5. Spelling out complex words aids in vocabulary retention.
  6. Introduces cultural and historical context.
  7. Offers historical context with date references.
  8. Introduces new words and spells them out for vocabulary building.
  9. Provides information about UK's natural environment, aiding cultural immersion.
  10. The moral of the stories, encouraging critical thinking.

Benefits of our listen & learn approach to learning

Amplify your listening skills—our narratives keep you hooked and learning!

  • Learn More Than Words: Dive into stories that matter, enriching your vocabulary and your soul.
  • Feel the Language: This lesson helps you understand not just words, but the complex emotions they can carry.
  • Real-world Topics: Learn about social issues like vandalism and the emotional ties people have with landmarks like trees.
  • Cultural Insight: Discover British icons like Hadrian's Wall and how they matter in day-to-day English.
  • Vocabulary Boost: Words like "racism" and "vandalism" are not just said; they're explored in real-life stories.
I would like to be remembered as someone who used whatever talent she had to do her work to the very best of her ability.
⭐ Ruth Bader Ginsburg

If you're tired of dull English lessons, this is your way out. Here you'll:

  1. Immerse in Language and Culture: Gain a full experience, learning English and British culture hand in hand.
  2. Engage Deeply: These aren't just stories; they're conversations starters about the world we live in.
  3. Move Beyond Fear: Worry about complex terms? Fear not! We break it down for you, making English simple and relatable.

Enough waiting! It's time to jump into an English lesson that promises more than just grammar drills. Hit play, listen closely, and let this lesson change the way you feel about language learning. Your path to fluent English and a deeper understanding of the world starts here.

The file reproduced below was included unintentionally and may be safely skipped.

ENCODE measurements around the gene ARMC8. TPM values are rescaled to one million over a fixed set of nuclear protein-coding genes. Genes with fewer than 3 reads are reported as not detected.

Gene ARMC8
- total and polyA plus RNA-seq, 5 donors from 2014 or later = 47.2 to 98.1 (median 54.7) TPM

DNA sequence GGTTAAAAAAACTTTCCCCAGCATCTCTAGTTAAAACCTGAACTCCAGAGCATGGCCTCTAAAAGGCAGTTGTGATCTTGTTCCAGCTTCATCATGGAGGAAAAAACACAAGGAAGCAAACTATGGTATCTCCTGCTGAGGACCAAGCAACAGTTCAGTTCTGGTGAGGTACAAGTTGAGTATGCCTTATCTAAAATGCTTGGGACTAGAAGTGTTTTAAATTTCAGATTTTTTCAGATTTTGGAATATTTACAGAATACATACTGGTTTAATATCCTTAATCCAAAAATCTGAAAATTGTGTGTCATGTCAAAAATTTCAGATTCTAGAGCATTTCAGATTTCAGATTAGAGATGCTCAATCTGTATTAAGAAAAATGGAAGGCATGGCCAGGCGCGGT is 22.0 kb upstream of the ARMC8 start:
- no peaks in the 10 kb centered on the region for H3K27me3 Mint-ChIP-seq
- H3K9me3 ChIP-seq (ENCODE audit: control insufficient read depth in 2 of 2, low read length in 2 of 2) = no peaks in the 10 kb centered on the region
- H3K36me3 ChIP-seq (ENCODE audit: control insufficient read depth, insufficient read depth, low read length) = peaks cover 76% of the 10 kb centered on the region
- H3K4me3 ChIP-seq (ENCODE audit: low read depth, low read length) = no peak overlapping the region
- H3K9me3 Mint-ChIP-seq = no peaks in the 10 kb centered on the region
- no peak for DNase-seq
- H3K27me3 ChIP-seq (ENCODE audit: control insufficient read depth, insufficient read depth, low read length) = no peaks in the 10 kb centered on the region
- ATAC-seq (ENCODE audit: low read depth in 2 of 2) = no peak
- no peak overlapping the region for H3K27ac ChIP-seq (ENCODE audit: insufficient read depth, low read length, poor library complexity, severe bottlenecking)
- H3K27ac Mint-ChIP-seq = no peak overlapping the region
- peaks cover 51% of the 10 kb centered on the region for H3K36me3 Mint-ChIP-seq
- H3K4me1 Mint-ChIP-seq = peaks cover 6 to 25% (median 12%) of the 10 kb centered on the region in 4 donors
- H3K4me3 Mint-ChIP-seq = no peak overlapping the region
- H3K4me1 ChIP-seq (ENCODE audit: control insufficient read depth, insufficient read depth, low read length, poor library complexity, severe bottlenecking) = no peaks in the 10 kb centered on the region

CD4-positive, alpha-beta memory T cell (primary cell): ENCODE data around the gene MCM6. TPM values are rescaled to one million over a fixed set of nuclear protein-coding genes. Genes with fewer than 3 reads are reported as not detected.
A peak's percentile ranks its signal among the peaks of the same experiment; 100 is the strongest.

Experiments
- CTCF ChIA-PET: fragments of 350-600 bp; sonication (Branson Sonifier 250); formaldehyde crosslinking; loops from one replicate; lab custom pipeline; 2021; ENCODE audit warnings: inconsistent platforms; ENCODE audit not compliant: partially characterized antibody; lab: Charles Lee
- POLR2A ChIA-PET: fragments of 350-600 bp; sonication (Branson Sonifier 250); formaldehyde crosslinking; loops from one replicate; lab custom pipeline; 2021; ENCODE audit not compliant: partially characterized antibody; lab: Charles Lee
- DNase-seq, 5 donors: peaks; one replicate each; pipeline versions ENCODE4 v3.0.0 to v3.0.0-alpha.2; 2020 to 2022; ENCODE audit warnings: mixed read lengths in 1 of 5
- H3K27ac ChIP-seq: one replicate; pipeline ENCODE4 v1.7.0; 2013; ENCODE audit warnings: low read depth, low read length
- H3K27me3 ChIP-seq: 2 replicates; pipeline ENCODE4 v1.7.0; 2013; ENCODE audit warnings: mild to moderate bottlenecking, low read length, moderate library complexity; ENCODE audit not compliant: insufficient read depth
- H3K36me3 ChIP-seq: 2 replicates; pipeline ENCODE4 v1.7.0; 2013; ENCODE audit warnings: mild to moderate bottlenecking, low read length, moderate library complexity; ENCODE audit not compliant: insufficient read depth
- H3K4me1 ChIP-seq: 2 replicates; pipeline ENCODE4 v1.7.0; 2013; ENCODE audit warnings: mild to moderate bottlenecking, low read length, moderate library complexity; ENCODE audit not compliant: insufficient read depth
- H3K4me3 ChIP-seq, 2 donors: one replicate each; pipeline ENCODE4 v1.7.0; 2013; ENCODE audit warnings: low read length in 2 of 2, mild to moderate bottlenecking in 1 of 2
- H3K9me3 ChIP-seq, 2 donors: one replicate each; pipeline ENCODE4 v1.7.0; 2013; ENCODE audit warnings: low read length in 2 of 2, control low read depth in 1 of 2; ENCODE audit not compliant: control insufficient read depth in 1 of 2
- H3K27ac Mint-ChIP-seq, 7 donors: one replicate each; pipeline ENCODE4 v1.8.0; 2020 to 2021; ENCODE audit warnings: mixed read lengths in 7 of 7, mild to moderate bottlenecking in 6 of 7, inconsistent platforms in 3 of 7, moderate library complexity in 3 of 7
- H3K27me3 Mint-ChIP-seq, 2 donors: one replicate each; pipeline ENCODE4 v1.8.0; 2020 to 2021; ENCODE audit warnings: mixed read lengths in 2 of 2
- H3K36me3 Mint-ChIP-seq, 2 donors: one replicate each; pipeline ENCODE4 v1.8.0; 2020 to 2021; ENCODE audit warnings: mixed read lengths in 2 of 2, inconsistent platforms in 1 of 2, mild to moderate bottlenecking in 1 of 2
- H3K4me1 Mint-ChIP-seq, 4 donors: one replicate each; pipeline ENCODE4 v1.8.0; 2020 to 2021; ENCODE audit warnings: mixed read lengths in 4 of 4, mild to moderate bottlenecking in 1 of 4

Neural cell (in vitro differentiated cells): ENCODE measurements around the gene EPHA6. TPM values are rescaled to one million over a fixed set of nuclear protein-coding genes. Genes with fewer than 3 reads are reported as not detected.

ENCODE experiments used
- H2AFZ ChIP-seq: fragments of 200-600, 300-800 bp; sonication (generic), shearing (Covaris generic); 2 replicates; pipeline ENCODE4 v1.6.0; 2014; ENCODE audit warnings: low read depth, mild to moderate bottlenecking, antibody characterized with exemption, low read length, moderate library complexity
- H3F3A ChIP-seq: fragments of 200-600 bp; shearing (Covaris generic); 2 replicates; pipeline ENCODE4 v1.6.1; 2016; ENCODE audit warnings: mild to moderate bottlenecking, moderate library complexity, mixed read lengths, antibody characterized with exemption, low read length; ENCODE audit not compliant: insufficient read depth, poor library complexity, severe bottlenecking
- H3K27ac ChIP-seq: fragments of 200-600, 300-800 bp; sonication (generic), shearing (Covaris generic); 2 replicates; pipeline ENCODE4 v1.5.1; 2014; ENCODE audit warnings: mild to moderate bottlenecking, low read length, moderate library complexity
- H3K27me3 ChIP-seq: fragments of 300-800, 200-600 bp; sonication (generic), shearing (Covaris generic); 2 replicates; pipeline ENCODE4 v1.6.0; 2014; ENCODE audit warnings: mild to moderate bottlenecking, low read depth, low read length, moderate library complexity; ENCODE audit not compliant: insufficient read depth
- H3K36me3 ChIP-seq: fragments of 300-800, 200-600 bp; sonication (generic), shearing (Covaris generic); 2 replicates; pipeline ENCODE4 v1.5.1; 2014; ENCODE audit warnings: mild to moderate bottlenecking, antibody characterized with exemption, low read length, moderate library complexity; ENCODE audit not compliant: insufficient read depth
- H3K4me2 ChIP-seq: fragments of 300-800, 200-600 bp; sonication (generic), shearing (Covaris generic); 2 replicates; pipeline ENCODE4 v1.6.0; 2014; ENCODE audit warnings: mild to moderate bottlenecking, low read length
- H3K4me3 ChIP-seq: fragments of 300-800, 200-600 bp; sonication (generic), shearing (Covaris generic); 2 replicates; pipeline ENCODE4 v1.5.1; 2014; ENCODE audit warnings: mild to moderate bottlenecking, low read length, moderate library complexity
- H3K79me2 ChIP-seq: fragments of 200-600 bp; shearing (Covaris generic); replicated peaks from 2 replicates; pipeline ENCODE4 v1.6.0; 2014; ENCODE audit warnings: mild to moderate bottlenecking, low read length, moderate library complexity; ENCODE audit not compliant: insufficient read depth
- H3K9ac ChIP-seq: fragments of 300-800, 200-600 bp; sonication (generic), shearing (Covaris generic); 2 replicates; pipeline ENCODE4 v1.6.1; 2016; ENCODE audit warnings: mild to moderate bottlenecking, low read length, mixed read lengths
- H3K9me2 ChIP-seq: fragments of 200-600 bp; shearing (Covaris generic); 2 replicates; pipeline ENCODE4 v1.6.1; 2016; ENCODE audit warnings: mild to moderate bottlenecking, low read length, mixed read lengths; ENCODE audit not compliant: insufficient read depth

Questions You Might Have...

Discover the richness of British culture and the English language with Adept English. Each lesson feels like a thread in a grand tapestry, weaving stories into your learning experience. Listen and immerse yourself to learn English and gain invaluable insights into societal issues. Your learning journey with us is like assembling a beautiful mosaic—every piece matters, creating a stunning bigger picture.

  1. What is the main goal of the Adept English podcast episode on "Small Acts and Their Impact"? The main goal is to help you improve your English fluency while deepening your understanding of societal issues. Through real-life stories on vandalism and discrimination, the podcast explores how small acts can have a profound impact. This dual focus enhances both your language skills and social awareness.
  2. What does the story about the Sycamore Gap Tree teach us? The story of the Sycamore Gap Tree dives into the topic of vandalism and its effects on society. This isn't just a lesson in British vocabulary, but also a discussion on how the destruction of something cherished can unite a community in grief. For someone learning British English, it's an opportunity to absorb not just language but also cultural nuances.